The Walden Effect: Farming, simple living, permaculture, and invention.

Statistics on common chicken breeds

Pet chicken
Are you the type of reader who likes to skip to the end of the book to see how the story turns out?  If so, here's a handy chart summarizing the pros and cons of the types of chickens mentioned in Thrifty Chicken Breeds.

Avg. eggs per year
Weight of adult rooster / hen (lbs)
Primary uses
Primary disadvantages
250 (prolific)
6.5 / 5.5
Green and blue eggs
True Ameraucanas are very rare.  Most birds listed as "Ameraucanas" are actually hybrids more properly known as "Easter Eggers."
250 (prolific)
9 / 6.5
Eggs and meat
Only a moderate winter layer
150 (average)
12 / 9.5
Meat, pets
Feathered feet
110–160 (below average)
11 / 8.5
Broody  hens, pets
Feathered feet
150–180 (average)
10 / 5.7
Less efficient converter of feed to meat than Cornish Cross
Cornish Cross
May not live to laying age
10 / 6
Hybrid, so you can't keep your own flock going.  Also, this very productive meat bird may be hard to keep in homestead conditions.
180–260 (average, good winter layer)
7 / 5
Eggs and meat
Aggressive roosters
Easter Egger
200 (varies)
varies (about 6–7)
Green and blue eggs, pets
Inefficient layers
200 (above average, good winter layer)
10 / 8.5
Currently bred for looks, not production
280 (extremely prolific)
2.4 / 2
White variety attracts predators, flighty behavior
150 (average)
8.5 / 7
Broody hens, "chocolate" eggs
Inefficient layers, skittish behavior
New Hampshire
200–280 (above average, good winter layer)
8.5 / 6.5
Eggs and meat
Inefficient layers
175–200 (average, good winter layer)
10 / 8.5
Eggs and meat, broody hens
Most strains are now bred for looks, not production
Plymouth Rock
200–280 (average, good winter layer)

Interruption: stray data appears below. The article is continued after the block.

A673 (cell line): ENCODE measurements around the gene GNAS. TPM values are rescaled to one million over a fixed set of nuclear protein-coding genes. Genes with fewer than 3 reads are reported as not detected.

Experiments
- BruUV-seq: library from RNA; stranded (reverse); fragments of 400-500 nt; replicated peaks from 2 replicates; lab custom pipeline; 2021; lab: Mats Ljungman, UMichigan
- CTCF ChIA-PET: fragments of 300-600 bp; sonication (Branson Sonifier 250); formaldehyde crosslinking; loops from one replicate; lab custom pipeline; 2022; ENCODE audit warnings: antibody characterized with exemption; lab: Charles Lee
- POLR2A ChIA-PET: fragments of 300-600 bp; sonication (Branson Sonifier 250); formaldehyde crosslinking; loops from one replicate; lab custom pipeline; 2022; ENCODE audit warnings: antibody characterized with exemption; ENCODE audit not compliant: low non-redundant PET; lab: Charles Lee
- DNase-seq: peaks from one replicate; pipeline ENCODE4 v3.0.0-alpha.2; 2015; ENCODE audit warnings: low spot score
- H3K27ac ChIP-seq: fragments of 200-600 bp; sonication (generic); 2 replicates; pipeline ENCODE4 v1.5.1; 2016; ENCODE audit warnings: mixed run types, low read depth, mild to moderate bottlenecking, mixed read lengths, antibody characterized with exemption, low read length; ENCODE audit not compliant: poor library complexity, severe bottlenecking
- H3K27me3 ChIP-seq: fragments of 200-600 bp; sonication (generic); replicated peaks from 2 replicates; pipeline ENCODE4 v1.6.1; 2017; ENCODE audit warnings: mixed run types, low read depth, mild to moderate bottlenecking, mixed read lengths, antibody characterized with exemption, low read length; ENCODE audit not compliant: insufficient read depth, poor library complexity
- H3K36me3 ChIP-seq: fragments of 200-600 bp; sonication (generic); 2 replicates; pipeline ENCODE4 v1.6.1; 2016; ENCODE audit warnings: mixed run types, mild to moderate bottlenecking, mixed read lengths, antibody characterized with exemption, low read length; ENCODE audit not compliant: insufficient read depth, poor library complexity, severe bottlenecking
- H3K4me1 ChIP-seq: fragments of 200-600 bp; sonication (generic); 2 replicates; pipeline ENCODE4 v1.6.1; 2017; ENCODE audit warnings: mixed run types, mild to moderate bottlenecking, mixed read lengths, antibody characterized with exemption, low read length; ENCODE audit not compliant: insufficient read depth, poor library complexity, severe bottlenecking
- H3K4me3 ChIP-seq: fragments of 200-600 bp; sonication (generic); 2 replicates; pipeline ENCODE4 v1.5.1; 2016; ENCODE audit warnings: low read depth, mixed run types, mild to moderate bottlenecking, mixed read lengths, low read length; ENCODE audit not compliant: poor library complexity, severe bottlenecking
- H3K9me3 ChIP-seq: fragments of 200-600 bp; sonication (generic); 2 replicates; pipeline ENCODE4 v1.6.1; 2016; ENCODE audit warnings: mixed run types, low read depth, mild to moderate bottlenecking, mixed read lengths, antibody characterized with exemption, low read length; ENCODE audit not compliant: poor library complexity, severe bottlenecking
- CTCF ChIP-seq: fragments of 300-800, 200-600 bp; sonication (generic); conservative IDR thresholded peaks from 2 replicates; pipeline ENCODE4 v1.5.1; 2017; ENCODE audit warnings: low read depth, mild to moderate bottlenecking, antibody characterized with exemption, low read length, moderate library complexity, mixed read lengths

9.5 / 7.5
Eggs and meat
Most strains are now bred for looks, not production
Red Sex Link
200–280 (varies, but usually prolific)
8–9 / 6–7 Eggs, pets Inefficient meat producer, too friendly for some homesteads, doesn't breed true
Rhode Island Red
200 - 280 (extremely prolific, good winter layer)
8.5 / 6.5
Eggs and meat
Aggressive roosters, flighty behavior
150 (average, small eggs)
2.3 / 2
Broody hens, pets
Inefficient producers, can't see predators, feathered feet
240–260 (above average, good winter layer)
9 / 7
Eggs and meat
White variety attracts predators, too friendly, inefficient meat production
200 (average, good winter layer)
8.2 / 6
Eggs and meat
Fluffy vent feathers can make it hard for roosters to fertilize eggs

Easter Egger chickenWhat if the breed you're interested in isn't listed above?  Here are a few of my favorite sources for chicken stats if you want to research further:

Henderson's Chicken Chart is a great way to compare many different breeds at a glance. 

BackYard Chickens
has a helpful section where visitors have rated many breeds, listing the pros and cons of each. 

Wikipedia is a good source for just-the-facts stats. 

Cackle Hatchery includes egg-laying statistics on most of their breeds. 

But don't get bogged down in crunching numbers and making pro and con lists.  Your on-the-ground data might not match what others have reported, so there's no replacement for just diving in and trying a new breed out!

I hope you enjoyed this excerpt from Thrifty Chicken Breeds.  If so, why not read the whole thing for only 99 cents?  Or stay tuned for another excerpt here on the blog tomorrow.

This post is part of our Thrifty Chicken Breeds lunchtime series.  Read all of the entries:

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About us: Anna Hess and Mark Hamilton spent over a decade living self-sufficiently in the mountains of Virginia before moving north to start over from scratch in the foothills of Ohio. They've experimented with permaculture, no-till gardening, trailersteading, home-based microbusinesses and much more, writing about their adventures in both blogs and books.

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We have red and black sex links, Easter eggers, barred rocks and orphingtons I love all my chickens, but have noticed my Easter eggers are the most prolific, giving me an egg per day all spring summer and fall, and an egg every other day each all winter, and they are going on 3 years old now! The sex links come in next in terms of production, but man are they fearless! They will sit on my foot in the coop until I pet them... I love my orphington girls as they are so pretty, I have a lavender and a blue, and they raise my baby chicks as they go broody nearly constantly. When they lay, they lay regularly, but the broody ness is rather annoying in the summer. These girls raised my barred rocks which are still too young to lay, so I can't speak to their abilities yet.
Comment by Brittany Brain Sun Jul 6 21:09:03 2014

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